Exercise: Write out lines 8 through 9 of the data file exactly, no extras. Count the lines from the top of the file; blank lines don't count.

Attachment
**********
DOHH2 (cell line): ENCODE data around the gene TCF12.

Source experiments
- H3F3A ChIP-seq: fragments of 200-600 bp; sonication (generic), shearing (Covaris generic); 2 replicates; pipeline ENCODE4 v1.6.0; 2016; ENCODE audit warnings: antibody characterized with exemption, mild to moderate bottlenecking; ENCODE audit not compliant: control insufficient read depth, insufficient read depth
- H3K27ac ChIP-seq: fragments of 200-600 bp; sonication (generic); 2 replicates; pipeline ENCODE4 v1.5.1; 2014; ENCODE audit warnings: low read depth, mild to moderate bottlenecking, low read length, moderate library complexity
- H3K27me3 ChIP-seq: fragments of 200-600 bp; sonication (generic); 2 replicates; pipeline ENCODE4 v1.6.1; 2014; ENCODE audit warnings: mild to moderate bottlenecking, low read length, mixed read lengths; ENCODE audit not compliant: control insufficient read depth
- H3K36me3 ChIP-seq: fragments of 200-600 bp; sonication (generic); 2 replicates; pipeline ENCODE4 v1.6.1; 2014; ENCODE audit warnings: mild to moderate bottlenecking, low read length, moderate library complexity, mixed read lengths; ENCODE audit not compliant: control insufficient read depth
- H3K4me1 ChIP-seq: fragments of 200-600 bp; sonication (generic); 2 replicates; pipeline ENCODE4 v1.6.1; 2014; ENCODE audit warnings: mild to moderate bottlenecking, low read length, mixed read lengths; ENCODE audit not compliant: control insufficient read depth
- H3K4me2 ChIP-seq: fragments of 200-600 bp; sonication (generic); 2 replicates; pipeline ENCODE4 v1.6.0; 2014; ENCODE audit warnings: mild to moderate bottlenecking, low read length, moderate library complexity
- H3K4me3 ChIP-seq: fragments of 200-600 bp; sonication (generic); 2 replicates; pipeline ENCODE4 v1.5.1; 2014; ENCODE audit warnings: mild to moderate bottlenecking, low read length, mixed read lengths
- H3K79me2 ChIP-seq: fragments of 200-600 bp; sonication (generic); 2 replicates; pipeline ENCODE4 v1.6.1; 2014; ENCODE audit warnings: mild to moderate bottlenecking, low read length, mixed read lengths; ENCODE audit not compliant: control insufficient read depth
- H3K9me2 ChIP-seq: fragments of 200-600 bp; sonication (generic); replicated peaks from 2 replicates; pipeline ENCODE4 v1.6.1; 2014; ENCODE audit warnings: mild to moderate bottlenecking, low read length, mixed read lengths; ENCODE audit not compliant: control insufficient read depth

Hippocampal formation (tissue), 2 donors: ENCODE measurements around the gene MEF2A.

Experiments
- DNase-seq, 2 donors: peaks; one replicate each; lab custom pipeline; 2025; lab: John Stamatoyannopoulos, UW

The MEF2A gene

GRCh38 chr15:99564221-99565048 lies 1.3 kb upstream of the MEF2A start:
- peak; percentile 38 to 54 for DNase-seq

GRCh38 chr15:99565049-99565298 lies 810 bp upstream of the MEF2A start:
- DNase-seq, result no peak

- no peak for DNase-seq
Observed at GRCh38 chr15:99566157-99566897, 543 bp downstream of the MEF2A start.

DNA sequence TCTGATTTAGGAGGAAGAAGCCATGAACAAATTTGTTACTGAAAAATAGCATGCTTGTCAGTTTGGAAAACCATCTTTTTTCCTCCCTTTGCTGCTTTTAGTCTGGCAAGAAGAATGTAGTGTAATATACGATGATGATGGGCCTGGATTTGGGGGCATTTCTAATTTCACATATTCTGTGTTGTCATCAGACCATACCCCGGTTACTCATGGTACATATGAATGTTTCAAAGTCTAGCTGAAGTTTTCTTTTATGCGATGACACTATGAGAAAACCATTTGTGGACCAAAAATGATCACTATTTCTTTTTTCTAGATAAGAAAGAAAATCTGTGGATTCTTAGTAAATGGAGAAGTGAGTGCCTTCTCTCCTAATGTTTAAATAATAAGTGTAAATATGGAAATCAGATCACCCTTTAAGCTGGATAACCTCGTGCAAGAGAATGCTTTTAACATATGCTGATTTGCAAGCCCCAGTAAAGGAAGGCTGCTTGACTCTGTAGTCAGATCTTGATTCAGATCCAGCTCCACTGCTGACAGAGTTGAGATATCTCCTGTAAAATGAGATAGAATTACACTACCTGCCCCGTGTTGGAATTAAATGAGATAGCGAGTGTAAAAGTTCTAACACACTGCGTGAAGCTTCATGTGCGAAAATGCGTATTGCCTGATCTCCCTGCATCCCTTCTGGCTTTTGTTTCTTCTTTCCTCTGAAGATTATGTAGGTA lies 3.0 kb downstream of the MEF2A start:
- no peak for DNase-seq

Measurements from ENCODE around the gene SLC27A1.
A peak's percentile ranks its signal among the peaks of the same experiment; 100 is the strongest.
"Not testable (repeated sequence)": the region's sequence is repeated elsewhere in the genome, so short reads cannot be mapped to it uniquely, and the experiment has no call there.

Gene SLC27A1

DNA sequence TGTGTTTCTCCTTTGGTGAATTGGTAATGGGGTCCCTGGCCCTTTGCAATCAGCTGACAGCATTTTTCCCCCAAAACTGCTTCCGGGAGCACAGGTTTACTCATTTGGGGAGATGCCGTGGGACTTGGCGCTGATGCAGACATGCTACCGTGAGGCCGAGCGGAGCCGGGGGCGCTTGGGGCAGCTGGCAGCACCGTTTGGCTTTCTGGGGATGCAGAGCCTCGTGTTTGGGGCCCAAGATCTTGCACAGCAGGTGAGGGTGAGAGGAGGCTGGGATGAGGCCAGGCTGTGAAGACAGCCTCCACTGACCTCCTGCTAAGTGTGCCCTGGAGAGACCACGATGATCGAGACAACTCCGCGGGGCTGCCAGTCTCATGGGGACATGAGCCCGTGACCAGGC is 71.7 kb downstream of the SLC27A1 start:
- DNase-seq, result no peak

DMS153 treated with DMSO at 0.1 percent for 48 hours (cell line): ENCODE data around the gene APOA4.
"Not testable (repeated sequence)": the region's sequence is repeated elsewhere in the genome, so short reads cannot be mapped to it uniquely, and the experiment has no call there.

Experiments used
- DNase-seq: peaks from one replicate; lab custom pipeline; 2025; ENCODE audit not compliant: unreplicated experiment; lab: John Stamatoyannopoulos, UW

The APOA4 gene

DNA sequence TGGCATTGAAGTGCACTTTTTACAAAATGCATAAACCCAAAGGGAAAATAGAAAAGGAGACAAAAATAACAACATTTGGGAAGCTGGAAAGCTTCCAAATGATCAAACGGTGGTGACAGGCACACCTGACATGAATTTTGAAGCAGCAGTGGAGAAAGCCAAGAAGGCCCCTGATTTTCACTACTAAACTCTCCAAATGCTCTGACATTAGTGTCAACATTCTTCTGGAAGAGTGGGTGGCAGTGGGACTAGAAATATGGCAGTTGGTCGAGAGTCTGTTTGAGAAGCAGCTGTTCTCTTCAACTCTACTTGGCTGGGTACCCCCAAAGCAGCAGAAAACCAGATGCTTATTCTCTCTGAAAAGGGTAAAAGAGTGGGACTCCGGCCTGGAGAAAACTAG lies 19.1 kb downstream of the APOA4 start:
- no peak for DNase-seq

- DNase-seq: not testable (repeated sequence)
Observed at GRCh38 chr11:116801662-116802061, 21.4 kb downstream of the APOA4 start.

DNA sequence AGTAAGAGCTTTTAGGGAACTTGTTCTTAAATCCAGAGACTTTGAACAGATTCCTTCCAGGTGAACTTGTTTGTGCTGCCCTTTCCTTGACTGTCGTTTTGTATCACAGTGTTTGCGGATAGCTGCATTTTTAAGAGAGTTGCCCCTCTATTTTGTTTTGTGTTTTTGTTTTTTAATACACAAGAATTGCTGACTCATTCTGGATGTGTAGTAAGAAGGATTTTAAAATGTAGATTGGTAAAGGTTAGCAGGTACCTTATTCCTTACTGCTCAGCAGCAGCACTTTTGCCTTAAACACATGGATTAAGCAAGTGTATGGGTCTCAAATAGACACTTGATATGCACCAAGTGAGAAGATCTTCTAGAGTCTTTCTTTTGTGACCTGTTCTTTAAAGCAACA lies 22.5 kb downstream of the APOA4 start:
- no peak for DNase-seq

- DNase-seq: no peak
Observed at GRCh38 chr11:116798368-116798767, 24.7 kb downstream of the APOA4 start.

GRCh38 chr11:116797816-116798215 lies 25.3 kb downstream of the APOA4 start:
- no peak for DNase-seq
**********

- H3K4me2 ChIP-seq: fragments of 200-600 bp; sonication (generic); 2 replicates; pipeline ENCODE4 v1.6.0; 2014; ENCODE audit warnings: mild to moderate bottlenecking, low read length, moderate library complexity
- H3K4me3 ChIP-seq: fragments of 200-600 bp; sonication (generic); 2 replicates; pipeline ENCODE4 v1.5.1; 2014; ENCODE audit warnings: mild to moderate bottlenecking, low read length, mixed read lengths